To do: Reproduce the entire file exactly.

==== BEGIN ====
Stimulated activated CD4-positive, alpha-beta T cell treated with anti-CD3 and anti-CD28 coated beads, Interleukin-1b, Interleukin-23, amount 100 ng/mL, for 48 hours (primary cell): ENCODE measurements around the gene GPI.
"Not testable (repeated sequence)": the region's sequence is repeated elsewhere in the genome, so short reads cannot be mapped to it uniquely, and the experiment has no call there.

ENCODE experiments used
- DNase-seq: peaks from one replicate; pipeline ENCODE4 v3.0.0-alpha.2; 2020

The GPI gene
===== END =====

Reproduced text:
Stimulated activated CD4-positive, alpha-beta T cell treated with anti-CD3 and anti-CD28 coated beads, Interleukin-1b, Interleukin-23, amount 100 ng/mL, for 48 hours (primary cell): ENCODE measurements around the gene GPI.
"Not testable (repeated sequence)": the region's sequence is repeated elsewhere in the genome, so short reads cannot be mapped to it uniquely, and the experiment has no call there.

ENCODE experiments used
- DNase-seq: peaks from one replicate; pipeline ENCODE4 v3.0.0-alpha.2; 2020

The GPI gene